3. Menace response: involves the facial nerve (CN VII) in the motor arm of the reflex. The response also requires integration from the cerebral cortex, the cerebellum and the rostral colliculi. However, the menace response is a learned response, so it will not be present in the first few weeks of life.

4. Fixating response: involves oculomotor (CN III), trochlear (CN IV) and abducens (CN VI) nerves in the motor arm of the reflex.

Histology

Cornea:

  • The cornea has an important role in image formation, it forms a primary refractive element in the eye.
  • The anterior epithelium and anterior subepithelial basement membrane of the cornea are lined by non-keratinised stratified squamous epithelium.
  • The posterior epithelium (corneal endothelium) and posterior limiting membrane (Descement's membrane) are lined by simple squamous epithelium.
  • The corneal limbus is the corneo-scleral junction. Here, the collagen fibres of the corneal stroma become irregular, and blood vessels supplying nutrients to the cornea are seen. The anterior epithelium becomes the conjunctival epithelium.

Sclera:

  • The sclera is made up of dense connective tissue, containing collagenous and elastic fibres.

Iris:

  • The iris is the most anterior part of the vascular tunic (uvea), a continuation of the choroid layer.
  • The stroma of the iris is made up of vascularised loose connective tissue, surrounded by loose collagen fibres.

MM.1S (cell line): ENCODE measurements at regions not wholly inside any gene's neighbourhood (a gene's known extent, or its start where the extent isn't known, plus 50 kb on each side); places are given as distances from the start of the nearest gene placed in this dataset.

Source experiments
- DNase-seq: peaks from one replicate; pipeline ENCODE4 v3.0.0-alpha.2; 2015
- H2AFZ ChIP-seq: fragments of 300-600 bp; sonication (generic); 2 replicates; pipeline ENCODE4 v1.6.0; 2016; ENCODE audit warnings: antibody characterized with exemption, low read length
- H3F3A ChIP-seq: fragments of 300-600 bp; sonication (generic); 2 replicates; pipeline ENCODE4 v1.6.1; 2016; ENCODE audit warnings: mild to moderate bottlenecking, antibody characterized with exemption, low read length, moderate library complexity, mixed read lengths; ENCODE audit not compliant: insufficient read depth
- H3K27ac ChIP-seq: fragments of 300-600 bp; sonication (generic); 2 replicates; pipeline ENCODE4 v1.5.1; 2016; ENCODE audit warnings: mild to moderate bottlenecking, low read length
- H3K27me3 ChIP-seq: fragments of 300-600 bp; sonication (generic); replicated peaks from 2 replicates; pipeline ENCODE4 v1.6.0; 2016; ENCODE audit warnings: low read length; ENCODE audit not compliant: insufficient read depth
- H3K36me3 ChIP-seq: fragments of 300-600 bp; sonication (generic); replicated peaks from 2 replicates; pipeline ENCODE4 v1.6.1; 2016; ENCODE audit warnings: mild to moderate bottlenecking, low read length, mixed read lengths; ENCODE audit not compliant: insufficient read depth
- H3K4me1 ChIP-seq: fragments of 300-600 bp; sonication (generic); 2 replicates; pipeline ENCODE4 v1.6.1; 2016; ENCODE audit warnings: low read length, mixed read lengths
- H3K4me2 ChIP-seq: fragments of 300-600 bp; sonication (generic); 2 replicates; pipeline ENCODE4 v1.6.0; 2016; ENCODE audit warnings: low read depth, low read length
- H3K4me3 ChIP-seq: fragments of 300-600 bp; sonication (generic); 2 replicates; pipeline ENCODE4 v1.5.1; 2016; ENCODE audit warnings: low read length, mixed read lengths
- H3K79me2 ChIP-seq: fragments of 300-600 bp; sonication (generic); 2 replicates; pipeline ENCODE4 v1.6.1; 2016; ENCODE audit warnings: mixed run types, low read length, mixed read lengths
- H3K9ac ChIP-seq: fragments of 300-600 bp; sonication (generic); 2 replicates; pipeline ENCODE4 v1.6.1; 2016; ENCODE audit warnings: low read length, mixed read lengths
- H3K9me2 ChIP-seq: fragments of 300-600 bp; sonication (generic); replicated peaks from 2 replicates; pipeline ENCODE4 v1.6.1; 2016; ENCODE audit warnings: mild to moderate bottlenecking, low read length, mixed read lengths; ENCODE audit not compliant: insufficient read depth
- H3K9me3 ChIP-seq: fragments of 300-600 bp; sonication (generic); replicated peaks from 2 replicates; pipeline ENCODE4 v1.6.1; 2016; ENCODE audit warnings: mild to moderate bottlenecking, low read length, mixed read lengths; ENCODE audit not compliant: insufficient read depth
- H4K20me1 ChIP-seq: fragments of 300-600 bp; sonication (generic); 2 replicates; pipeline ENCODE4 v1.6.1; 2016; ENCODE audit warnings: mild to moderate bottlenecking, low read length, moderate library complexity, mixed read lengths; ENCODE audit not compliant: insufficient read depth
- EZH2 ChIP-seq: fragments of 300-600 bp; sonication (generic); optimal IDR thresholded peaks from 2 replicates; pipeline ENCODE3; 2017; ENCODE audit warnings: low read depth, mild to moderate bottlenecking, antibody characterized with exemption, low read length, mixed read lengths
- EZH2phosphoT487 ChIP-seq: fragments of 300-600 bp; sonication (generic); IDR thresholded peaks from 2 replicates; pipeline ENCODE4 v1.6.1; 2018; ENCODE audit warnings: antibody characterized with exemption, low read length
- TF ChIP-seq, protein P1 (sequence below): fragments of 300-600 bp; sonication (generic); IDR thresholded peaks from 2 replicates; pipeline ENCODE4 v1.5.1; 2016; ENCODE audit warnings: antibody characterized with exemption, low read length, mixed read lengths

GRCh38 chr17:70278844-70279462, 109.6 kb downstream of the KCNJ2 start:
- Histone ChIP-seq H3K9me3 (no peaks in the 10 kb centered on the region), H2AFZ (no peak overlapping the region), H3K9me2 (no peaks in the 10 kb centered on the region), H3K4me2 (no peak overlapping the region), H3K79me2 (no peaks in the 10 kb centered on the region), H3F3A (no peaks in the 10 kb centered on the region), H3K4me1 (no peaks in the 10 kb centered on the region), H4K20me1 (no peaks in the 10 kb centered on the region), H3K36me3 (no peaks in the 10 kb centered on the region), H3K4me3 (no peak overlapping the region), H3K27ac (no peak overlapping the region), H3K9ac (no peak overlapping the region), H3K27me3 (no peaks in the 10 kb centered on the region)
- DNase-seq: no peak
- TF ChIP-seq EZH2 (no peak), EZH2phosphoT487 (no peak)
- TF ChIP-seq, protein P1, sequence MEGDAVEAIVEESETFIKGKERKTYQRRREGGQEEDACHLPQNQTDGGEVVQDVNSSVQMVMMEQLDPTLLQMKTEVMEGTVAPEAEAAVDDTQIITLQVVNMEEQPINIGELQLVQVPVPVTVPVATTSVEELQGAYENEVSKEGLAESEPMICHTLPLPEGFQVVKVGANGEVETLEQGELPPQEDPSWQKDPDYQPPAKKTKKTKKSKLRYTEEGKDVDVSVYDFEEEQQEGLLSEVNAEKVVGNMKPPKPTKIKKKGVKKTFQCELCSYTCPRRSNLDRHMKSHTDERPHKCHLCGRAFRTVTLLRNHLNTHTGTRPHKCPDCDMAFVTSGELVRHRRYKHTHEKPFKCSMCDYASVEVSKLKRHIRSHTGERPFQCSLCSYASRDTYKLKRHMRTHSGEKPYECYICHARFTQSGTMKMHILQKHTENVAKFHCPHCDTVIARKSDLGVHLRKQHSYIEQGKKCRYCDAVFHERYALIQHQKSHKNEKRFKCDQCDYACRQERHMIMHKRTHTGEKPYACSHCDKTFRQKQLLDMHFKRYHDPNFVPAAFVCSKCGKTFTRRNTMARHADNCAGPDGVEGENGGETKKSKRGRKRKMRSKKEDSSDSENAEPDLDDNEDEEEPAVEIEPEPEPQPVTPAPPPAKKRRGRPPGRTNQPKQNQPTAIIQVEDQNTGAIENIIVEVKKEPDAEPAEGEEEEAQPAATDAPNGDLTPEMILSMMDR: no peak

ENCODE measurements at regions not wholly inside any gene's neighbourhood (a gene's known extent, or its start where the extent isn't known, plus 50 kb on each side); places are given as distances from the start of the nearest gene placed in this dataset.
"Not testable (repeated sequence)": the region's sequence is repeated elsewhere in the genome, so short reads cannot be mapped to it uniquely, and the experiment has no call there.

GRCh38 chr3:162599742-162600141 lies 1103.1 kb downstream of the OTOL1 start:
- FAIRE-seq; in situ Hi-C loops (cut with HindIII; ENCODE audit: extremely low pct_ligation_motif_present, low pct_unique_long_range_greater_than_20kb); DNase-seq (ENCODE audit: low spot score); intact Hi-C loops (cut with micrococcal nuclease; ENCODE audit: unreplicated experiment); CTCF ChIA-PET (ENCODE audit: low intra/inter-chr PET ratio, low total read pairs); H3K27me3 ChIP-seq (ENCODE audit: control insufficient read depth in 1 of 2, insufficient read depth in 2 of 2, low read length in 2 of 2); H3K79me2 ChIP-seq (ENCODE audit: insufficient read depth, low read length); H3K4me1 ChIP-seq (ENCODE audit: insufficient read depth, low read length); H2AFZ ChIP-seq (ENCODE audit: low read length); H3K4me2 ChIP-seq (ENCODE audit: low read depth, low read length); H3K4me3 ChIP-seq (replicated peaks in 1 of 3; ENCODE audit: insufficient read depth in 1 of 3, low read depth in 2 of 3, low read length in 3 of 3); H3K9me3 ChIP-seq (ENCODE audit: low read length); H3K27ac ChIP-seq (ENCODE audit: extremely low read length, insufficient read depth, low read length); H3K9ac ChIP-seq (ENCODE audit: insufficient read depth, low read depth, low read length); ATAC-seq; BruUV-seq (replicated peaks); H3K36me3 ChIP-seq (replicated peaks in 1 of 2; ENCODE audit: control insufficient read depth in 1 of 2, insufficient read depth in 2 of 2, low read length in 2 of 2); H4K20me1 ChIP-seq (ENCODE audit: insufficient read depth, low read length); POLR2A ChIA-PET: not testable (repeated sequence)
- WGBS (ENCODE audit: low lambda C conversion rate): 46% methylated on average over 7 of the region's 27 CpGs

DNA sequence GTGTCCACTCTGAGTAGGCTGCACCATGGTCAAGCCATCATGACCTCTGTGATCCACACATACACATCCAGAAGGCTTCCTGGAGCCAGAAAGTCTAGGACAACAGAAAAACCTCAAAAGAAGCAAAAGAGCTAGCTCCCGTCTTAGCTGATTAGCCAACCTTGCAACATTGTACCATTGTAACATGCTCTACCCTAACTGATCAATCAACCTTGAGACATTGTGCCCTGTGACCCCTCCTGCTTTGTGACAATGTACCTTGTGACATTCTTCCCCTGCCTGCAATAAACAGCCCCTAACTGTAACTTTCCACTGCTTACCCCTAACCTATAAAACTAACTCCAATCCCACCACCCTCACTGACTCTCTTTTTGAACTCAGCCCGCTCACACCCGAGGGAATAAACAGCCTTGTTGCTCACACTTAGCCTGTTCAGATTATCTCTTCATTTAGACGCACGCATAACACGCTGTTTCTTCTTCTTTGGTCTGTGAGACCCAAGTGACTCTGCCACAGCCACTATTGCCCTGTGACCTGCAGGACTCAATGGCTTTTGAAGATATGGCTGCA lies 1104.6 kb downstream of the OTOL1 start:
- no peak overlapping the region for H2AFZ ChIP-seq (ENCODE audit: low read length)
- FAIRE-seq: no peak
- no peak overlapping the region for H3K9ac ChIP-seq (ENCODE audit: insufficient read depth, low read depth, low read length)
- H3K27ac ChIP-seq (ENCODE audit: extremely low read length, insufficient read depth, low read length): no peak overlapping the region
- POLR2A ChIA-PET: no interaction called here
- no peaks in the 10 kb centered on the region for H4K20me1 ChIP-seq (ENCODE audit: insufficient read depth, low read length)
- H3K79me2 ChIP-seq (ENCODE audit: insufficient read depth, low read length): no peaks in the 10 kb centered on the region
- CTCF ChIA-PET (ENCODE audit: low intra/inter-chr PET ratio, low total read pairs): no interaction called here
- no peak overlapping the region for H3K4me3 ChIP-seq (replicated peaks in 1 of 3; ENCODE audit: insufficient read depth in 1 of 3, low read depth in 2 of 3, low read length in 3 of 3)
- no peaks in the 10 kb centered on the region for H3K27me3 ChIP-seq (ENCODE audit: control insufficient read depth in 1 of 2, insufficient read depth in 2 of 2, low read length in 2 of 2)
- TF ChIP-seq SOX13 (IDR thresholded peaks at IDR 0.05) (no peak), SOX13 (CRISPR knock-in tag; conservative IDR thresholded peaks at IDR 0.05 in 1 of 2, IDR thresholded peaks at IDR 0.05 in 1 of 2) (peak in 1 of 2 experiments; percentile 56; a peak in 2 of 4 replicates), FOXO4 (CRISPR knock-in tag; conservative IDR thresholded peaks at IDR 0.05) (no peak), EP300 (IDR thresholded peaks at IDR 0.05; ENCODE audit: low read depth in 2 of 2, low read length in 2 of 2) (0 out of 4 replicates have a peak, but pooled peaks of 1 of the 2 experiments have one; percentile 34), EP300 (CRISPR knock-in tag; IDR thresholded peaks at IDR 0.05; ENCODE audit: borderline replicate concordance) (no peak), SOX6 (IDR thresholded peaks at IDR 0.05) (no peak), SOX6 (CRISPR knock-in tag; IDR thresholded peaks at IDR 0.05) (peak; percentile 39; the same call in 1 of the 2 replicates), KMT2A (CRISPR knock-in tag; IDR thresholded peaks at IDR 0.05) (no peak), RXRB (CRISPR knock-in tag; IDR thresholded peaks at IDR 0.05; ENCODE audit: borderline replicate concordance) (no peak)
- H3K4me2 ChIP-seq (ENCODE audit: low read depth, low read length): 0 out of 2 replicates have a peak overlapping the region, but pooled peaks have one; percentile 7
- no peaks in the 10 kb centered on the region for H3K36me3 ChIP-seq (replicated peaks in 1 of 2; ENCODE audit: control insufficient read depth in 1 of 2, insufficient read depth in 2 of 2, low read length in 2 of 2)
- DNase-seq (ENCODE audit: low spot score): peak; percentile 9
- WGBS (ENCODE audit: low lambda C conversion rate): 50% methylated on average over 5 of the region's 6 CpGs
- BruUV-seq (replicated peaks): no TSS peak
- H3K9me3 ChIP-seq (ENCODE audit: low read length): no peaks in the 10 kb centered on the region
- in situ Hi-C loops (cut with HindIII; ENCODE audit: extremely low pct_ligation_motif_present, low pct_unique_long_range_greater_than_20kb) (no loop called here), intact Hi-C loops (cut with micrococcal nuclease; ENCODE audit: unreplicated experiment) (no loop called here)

Ciliary Body:

  • Most of the ciliary body is made up of small amounts of loose connective tissue, which are situated between smooth muscle cells.
  • The inner surface of the ciliary body is lined by columnar cells.
  • The processes of the ciliary body contain a network of capillaries.
  • Zonule fibres extend from the ciliary processes towards the lens, and form the suspensory ligament of the lens.

Choroid:

  • The choroid is made up of loose connective tissue, which contains a network of blood vessels.

Lens:

  • Zonule fibres from the ciliary body insert into the lens.
  • Lens fibres contain a cytoplasm that is filled with crystalline proteins. It is these proteins that allow for the transparency and refractive properties of the lens.

Conjunctiva:

  • Palpebral conjunctiva is lined by stratified squamous epithelium.